Have you noticed that as you get older the memories of your childhood become rosier and cosier? The expression ‘through rose tinted glasses’ becomes less of a euphemism and more of a way of instilling into your children just how wonderful your childhood was…..sound familiar?!
One of the many recollections I have is the traditional family Sunday, with a visit to church straight after breakfast, return home to a hearty Sunday roast then a family walk and finally sitting down to the late afternoon film with triangle sandwiches and fairy cakes.
So in the tradition of burdening my children with adolescent memories, I decided we would all go for a long walk after a rather heavy cooked lunch (OK it wasn’t a roast but it was a very large Cottage Pie followed by pudding!).
When I found myself, suited & booted in appropriate attire and headed off with a vague idea of direction, I also found myself completely on my own…..so much for persuading my offspring to follow in my footsteps, quite literally.
Anyhow, I followed a route that was signed, not so much yellow brick road as yellow arrows pointing the way.
I’m always dubious about walking across livestock fields, particularly after a rather nasty incident involving some rather boisterous heifers, but this field was full of timid, very nervous but rather adorably scatty sheep. Some of them had an assortment of hedge trimmings side-riding on their woolly coats but they carried on regardless nibbling at the lush grass.
Then of course there’s the view and OH! what views we have in west Dorset; a patchwork quilt of fields, ancient hedgerow, majestic trees and undulating hills that roll down to the sea.
A county for artists!
But the other aspect of my walks I do love is the trees – lots and lots of trees in all shapes, sizes, characters and moods. Some offering a welcome shelter in a storm, others a plentiful supply of food and whether alive or dead, horizontal or standing, each one of them is a universe for the myriad of creatures that rely on it for their existence.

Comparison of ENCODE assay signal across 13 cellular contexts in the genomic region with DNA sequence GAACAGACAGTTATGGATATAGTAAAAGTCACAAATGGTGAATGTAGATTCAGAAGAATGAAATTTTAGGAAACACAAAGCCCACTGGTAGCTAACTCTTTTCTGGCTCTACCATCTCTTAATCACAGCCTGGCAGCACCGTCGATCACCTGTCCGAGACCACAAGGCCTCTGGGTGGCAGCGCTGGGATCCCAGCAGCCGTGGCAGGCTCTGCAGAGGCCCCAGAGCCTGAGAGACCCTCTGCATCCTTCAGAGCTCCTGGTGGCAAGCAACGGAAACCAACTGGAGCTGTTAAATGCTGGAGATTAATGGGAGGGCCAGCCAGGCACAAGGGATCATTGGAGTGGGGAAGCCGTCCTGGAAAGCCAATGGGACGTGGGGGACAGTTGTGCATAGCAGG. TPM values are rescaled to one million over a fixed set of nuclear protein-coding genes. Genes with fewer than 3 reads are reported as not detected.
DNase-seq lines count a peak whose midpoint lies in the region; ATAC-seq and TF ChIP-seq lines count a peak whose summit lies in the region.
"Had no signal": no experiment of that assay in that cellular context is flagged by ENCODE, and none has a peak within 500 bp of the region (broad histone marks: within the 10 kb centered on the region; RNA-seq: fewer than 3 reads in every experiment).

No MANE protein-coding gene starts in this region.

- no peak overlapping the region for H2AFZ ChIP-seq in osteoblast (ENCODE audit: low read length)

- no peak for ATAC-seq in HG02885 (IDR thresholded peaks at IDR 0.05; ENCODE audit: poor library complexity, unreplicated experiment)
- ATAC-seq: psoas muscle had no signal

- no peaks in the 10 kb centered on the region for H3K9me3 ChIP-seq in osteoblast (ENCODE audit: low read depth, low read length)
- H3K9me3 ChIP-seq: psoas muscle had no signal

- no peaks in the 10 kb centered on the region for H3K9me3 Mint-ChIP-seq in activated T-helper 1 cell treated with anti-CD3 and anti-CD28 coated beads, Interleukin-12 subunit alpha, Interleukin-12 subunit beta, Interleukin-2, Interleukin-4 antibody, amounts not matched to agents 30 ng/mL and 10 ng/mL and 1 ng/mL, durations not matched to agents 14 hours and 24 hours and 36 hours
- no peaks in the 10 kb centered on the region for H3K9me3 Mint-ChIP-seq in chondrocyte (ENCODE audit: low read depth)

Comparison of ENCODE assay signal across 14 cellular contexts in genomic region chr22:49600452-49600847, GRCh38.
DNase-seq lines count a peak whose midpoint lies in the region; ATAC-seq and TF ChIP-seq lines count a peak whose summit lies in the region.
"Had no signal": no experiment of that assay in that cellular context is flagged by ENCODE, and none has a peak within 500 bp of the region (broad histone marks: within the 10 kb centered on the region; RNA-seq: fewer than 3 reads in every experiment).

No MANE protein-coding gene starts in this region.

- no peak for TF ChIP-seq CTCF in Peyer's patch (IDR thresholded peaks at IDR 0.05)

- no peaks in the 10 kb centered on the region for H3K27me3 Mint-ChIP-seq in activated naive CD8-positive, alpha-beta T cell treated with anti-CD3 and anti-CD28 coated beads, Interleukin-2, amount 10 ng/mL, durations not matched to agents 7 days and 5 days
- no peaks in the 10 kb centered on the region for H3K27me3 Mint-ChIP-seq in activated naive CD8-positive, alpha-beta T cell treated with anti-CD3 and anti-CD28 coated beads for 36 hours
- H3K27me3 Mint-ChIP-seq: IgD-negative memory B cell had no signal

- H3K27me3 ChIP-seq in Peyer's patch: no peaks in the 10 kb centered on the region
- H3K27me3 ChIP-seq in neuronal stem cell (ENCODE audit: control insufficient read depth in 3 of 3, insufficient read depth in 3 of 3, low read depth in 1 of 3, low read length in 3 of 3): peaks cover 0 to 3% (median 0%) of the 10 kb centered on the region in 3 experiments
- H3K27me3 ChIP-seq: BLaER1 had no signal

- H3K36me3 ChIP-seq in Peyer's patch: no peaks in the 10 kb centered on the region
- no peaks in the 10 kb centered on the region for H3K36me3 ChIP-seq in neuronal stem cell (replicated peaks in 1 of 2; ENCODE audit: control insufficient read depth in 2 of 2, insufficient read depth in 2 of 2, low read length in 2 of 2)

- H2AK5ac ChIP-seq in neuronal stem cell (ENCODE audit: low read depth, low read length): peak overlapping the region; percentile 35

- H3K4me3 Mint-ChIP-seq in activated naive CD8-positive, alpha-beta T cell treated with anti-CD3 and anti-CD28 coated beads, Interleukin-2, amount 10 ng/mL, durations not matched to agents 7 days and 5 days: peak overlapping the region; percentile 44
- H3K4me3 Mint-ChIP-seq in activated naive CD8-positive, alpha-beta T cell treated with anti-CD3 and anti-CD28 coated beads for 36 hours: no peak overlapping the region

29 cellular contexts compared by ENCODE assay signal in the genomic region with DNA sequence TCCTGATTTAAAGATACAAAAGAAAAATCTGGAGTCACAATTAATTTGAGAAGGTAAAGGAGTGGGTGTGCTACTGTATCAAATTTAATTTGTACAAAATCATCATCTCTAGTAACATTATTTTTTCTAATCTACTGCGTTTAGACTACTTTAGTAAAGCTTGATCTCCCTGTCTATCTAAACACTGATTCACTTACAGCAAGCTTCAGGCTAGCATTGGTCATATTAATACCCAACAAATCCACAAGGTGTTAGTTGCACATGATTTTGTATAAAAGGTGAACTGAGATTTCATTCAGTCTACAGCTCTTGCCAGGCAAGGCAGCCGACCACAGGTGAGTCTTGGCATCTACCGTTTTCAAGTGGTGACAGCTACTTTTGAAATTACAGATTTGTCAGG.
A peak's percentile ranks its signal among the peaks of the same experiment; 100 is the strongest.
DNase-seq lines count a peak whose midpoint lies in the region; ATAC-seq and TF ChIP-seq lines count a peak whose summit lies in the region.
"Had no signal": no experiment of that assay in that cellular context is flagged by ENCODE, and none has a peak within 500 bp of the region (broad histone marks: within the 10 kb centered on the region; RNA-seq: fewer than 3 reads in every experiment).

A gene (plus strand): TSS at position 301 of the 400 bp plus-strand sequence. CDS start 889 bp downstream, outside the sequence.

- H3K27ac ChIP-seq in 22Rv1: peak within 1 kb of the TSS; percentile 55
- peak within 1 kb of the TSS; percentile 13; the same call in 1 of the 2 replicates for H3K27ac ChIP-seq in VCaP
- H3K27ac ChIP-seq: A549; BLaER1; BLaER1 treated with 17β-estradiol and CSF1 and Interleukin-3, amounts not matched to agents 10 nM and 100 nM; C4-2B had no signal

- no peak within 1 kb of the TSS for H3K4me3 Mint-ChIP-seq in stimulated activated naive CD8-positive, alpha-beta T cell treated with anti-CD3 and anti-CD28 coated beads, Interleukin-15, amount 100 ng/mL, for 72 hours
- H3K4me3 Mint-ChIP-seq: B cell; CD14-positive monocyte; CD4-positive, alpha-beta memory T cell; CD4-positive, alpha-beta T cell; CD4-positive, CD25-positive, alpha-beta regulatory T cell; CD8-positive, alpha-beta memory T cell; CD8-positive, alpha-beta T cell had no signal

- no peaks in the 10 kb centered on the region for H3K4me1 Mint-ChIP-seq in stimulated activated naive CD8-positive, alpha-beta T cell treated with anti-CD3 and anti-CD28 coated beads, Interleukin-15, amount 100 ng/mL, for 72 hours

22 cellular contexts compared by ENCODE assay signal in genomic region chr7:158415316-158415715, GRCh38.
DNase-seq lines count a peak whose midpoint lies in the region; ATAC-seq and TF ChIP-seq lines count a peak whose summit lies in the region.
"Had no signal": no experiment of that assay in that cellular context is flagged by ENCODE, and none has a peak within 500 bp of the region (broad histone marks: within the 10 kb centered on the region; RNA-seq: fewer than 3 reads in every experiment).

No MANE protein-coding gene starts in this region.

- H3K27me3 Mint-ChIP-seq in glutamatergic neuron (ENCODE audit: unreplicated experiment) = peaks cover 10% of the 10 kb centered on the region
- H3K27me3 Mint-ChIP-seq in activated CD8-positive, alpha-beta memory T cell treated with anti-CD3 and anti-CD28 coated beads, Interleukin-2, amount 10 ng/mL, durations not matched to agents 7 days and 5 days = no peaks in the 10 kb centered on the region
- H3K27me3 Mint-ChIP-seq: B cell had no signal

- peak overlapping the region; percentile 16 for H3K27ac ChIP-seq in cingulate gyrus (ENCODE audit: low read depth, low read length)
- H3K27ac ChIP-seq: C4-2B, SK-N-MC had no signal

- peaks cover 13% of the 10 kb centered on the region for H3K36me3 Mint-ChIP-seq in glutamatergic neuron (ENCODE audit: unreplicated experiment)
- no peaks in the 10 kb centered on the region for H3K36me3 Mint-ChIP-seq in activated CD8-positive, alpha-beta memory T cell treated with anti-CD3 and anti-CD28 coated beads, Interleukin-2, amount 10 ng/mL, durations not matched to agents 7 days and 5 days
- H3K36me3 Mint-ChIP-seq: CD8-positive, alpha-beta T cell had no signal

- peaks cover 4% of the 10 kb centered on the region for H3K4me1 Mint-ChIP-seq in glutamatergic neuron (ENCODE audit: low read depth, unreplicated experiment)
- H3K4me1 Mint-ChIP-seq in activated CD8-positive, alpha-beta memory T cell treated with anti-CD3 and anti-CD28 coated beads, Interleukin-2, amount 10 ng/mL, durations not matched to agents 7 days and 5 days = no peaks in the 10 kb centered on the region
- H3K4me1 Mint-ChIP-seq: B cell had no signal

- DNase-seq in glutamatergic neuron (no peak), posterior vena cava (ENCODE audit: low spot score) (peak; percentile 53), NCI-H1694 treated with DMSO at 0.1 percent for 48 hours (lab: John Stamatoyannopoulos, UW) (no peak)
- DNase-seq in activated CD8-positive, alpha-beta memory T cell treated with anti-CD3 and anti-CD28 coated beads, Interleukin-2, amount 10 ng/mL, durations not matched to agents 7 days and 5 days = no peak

Of course there is always evidence of storm damage, our weather pattern is such that the old and unstable are removed allowing the stronger to survive. Nature at its very rawest.
I also keep an eye out for hazards that are likely to result in plenty of hosing down and foot wiping.
Then I reached the summit of my walk and reminded myself I owed son no. 2 an apology for doubting we could reach the National Trust’s Lewesdon Hill from our house. I was absolutely thrilled to discover this and annoyed I hadn’t realised sooner as it is such a fantastic place to enjoy all that is nature.
It’s always a treat to see the different fungi families, from the white meaty ones that sit on the forest floor to the brown platelets that are stacked on the side of a tree and the UFO’s that were undoubtedly flying too fast and embedded themselves in the sides of trees as they hurtled into our ancient woods hundreds of years ago.
On this particular trip I came across an extraordinary 3-tier high rise example of the ubiquitous forest fungus that looked so comical as to be artificial!
Then there’s the carpet of moss, softer than anything Allied Carpets could produce and the bizarre caricatures that imitate creatures from another world but are in fact the stunted remains of previously sacrificed trees.